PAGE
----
In addition, Rejoice will be the first restaurant in the area to have a "youth center," Anderson said. "You can carry out and order ahead of time, but if you dine in and you have little ones, they can come to our youth center on the other side of the building."

Anderson plans a soft opening for Rejoice in February. He has several local athletes involved in the project as directors, including former pro soccer player Therese Davidson.

"We are bringing all of the right people together for this one," he said.

Red-light camera stench:

We smelled rotten eggs regarding red-light cameras a few years ago, even when it was initially felt they could be helpful on Randall Road. Over time, county and city officials had enough complaints about the process being nothing more than a money grab, plus some political reservations about the whole process, that the cameras were eventually shelved.

Now the state has been citing the silliness and corruption of it all, as Comptroller Susana Mendoza says her office isn't going to help towns collect fines for these violations. What seemed like a way to improve safety has turned into a way to hit someone with a stiff fine for not coming to a complete stop for a right-hand turn on red, Mendoza said.

The recent clamor against red-light fines was too late for me. I recently received a notice from the city of Chicago in the mail that I had gone through a red light while in the city.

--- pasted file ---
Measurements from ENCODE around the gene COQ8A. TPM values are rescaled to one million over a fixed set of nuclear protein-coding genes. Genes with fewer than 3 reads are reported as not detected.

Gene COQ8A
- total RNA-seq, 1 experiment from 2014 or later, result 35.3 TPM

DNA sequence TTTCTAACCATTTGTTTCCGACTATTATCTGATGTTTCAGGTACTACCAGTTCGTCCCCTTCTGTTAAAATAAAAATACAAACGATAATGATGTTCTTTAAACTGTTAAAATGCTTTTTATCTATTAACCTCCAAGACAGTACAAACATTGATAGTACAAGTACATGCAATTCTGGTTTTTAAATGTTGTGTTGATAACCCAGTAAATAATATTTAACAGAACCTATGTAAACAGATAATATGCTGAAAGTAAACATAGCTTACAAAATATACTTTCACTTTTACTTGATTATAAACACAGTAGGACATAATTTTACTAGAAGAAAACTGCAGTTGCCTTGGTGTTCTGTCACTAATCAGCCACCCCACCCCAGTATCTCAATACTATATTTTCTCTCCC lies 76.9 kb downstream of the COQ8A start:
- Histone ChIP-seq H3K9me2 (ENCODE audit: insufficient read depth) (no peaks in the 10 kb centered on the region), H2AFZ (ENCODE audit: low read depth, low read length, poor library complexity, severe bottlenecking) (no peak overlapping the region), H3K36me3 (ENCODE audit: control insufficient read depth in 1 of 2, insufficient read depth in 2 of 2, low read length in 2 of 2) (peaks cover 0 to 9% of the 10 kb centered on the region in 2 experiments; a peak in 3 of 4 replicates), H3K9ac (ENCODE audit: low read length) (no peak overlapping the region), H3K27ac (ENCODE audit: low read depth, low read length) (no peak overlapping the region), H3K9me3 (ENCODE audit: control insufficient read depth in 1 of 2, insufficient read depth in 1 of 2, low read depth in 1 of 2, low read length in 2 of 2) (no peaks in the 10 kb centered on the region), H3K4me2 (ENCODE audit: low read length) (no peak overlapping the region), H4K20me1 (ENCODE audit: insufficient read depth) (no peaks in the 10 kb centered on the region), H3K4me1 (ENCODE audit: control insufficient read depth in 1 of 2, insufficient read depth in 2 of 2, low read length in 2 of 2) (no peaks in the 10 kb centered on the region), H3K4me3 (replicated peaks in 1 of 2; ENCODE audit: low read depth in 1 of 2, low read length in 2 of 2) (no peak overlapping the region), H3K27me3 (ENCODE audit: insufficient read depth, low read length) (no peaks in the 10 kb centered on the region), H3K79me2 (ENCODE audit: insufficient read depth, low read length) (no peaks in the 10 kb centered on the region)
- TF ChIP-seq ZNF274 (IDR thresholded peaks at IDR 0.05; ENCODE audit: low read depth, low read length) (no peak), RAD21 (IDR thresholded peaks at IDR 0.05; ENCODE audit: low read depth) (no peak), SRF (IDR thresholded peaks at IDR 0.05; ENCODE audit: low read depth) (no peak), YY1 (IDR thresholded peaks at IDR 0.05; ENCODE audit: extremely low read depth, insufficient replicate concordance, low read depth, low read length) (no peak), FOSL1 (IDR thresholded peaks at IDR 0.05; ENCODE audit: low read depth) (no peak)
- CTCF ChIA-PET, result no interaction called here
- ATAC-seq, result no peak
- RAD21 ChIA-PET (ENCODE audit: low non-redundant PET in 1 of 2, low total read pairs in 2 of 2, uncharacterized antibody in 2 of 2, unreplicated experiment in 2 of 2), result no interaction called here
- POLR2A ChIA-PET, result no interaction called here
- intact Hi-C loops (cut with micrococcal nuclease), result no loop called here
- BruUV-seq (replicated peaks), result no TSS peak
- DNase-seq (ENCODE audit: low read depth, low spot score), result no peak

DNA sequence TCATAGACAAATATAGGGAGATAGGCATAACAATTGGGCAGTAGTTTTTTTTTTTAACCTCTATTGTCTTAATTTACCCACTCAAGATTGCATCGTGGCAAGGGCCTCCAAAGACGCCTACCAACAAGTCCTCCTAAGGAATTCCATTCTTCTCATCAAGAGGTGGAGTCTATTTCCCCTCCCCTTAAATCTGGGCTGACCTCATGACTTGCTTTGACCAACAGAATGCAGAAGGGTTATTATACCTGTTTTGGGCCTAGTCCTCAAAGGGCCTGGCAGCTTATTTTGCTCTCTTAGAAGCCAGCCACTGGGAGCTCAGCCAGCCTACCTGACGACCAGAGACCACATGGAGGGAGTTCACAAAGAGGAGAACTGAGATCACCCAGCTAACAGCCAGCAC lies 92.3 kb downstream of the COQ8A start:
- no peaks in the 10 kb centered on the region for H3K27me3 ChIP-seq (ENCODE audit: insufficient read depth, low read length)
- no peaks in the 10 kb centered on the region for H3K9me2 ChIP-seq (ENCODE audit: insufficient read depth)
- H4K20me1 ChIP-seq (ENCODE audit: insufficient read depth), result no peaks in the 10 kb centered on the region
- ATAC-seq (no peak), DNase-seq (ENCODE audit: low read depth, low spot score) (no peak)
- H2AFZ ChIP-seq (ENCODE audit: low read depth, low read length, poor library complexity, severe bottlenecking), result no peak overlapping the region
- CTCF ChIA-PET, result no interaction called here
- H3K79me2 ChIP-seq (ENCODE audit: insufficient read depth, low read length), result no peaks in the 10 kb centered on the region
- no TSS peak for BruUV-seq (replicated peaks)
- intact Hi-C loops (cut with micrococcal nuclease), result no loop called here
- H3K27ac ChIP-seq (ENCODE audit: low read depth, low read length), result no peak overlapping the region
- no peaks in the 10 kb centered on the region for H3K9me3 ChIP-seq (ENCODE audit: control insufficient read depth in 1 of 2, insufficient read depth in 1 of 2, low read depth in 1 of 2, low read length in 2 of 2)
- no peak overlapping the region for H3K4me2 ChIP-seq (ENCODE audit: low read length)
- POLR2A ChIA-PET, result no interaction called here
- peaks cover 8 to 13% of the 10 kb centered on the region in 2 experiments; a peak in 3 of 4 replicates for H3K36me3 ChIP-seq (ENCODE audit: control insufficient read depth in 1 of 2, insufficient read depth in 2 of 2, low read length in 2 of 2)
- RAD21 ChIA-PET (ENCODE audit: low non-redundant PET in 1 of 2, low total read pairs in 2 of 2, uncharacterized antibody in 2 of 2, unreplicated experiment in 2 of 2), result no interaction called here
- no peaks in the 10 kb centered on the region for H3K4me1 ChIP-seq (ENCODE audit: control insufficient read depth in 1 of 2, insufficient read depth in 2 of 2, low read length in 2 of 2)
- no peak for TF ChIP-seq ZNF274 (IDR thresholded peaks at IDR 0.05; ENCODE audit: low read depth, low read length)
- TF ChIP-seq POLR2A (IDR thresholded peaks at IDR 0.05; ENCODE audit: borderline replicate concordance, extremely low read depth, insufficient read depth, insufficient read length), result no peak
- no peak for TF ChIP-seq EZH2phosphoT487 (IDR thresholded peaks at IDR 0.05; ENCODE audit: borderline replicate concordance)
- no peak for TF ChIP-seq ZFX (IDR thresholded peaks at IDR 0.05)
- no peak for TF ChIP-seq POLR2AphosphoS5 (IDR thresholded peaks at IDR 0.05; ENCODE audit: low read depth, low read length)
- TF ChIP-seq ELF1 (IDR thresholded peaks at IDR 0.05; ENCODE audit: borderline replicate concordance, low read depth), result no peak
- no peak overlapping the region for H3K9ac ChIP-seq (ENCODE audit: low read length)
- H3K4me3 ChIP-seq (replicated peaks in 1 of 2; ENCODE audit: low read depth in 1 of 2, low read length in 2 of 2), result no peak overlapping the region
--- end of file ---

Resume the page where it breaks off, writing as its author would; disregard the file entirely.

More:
That was the night I was trying to get out of the city after a Bears game in early December. Of course, I don't recall ever going through a red light, but they have pictures of my car and supposedly a video (which would not play on my computer) to prove it.

So I did the required amount of complaining to myself and sent the $100 check.

At least the Bears did a relatively rare thing that night. They won at home, and looked pretty good doing it. Like I said, rare.

Dealing in mud:

Metronet turned our neighborhood into MetroMud. There must be a rush to get the fiber TV and internet service hooked up, because it was all systems go in tearing up yards and making all sorts of muddy areas.

I know people love their digital TV setups, and if Metronet is a new player providing different options, then consumers are generally all ears.

But doesn't winter tear up things enough without help from man and machine? Do we need TV companies chopping things up as well?

In the forest:

Robb Cleave, the volunteer coordinator for the Kane County Forest Preserve District, has a good way of luring volunteers to the district.

"No matter what your interest or abilities, there is a way to get involved here at the district," he said, noting the forest preserve is seeking volunteers for 30 different positions.

Those would range from tasks in natural resources, environmental education, public safety, trails and recreation, and cultural and historic preservation.

The next orientation session is from 7 to 8 p.m. Thursday, March 16, at the district headquarters at 1996 S. Kirk Road in Geneva. More sessions are planned throughout the year.

For details, contact Cleave at